Simple Pizza Dough
This is a straightforward pizza dough recipe for stress-free homemade pizza. This recipe works especially well in a pre-heated cast iron skillet or in a pan for Detroit-style pizza. To make your own pizza sauce, try our Classic Tomato Sauce recipe!
Submitted by: Geoff Marshall from Chicago, IL
Yield: Makes 2 medium-sized pizzas
Dissolve yeast and sugar in water and let it sit for 5-10 minutes at room temperature. (This lets the yeast wake up and have some breakfast before it gets to work on the flour.)
In a standing mixer, whisk together flour, salt, and dried basil (optional).
Attach the dough hook, set it on low speed, and gradually add the yeast water and olive oil to the bowl.
Let the dough knead completely into a uniform ball. You may need to use a rubber spatula to work any flour stuck the side of the bowl into the dough ball.
Grease a mixing bowl with olive oil and add the dough ball. Flip the dough ball in the bowl until it is covered with olive oil.
Cover the bowl with plastic wrap and let it rest for at least one hour or until the dough ball has doubled in size.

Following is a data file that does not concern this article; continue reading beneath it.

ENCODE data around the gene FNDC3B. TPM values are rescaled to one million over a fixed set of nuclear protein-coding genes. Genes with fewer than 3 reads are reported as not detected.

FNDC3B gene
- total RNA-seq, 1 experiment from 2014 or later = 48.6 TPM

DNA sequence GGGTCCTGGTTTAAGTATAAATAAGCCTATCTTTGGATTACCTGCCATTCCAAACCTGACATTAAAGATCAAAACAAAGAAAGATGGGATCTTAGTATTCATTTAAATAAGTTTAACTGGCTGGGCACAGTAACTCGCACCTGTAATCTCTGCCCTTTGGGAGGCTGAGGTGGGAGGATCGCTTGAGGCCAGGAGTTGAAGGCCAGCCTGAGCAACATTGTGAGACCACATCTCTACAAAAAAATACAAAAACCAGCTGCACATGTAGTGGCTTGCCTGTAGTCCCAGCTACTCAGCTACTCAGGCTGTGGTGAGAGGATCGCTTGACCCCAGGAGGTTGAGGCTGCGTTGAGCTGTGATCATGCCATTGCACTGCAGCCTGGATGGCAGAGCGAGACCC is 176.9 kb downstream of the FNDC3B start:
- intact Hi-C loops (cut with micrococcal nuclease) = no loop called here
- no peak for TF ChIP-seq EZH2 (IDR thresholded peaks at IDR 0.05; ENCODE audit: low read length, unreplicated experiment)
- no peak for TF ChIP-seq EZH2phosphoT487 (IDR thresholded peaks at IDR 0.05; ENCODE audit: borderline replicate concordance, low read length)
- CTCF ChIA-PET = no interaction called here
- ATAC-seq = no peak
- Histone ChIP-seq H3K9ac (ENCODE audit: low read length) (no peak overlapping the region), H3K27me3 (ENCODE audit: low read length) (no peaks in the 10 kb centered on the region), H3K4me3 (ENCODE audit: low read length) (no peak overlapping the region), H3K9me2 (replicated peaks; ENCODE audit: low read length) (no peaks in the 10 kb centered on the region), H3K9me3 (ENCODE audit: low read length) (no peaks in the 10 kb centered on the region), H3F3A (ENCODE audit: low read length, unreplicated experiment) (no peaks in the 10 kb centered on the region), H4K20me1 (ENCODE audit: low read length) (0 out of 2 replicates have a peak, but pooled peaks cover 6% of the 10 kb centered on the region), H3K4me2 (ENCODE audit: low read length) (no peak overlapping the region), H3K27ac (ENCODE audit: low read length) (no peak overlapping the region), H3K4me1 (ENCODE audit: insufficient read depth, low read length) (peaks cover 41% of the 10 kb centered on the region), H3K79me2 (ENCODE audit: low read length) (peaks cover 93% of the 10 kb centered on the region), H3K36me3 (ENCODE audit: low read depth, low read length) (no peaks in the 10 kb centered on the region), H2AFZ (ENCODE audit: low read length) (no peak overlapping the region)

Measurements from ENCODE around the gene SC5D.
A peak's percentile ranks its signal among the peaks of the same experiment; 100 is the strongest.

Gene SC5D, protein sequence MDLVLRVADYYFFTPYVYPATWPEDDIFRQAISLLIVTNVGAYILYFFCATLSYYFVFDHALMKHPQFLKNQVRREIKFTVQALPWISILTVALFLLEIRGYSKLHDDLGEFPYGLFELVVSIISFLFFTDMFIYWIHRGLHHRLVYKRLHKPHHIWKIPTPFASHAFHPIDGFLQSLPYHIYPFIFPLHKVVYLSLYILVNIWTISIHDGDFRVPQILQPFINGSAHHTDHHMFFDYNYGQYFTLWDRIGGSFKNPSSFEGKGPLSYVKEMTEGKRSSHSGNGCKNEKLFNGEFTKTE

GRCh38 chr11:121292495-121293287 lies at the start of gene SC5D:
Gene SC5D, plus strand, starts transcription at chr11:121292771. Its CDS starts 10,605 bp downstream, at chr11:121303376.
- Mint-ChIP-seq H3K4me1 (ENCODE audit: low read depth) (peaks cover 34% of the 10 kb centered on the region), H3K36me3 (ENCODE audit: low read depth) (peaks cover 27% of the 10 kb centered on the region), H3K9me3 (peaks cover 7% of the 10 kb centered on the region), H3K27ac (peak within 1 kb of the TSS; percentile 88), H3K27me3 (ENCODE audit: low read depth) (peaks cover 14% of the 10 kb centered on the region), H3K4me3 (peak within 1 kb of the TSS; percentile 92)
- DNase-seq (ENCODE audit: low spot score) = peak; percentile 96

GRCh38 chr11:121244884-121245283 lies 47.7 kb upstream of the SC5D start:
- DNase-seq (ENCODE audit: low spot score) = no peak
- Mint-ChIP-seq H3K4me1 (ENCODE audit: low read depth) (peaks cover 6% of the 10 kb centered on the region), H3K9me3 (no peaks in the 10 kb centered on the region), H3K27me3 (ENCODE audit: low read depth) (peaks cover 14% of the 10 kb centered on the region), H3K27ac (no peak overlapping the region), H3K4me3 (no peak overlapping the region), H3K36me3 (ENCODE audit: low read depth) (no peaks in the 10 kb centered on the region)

Punch the dough down, divide it in two, and gently knead the dough into two balls. Do not over knead.
Cover the dough with a damp cloth in a warm place and let it sit for 10-15 minutes before stretching and building your pizza.
More About This Recipe
For a thin crispier crust, roll out the dough with a rolling pin. For a puffier, bubbly crust stretch and spin the dough. Use the weight of the dough to stretch it out over the back of your closed hands. You can also gently stretch it by carefully stretching opposite ends away from each ocher on a flat, floured surface. Repeat this gently as you rotate the dough in positions similar to the hours on a clock. If the dough is too sticky, add a very small amount flour. If it is too dense, add a very small splash of water. If your house is cold and the dough is taking long to rise, leave it on your stove top and turn your oven to 200 degrees. Be careful not to let the dough bake. Leave the dough by the front burner, away from the oven exhaust by the rear.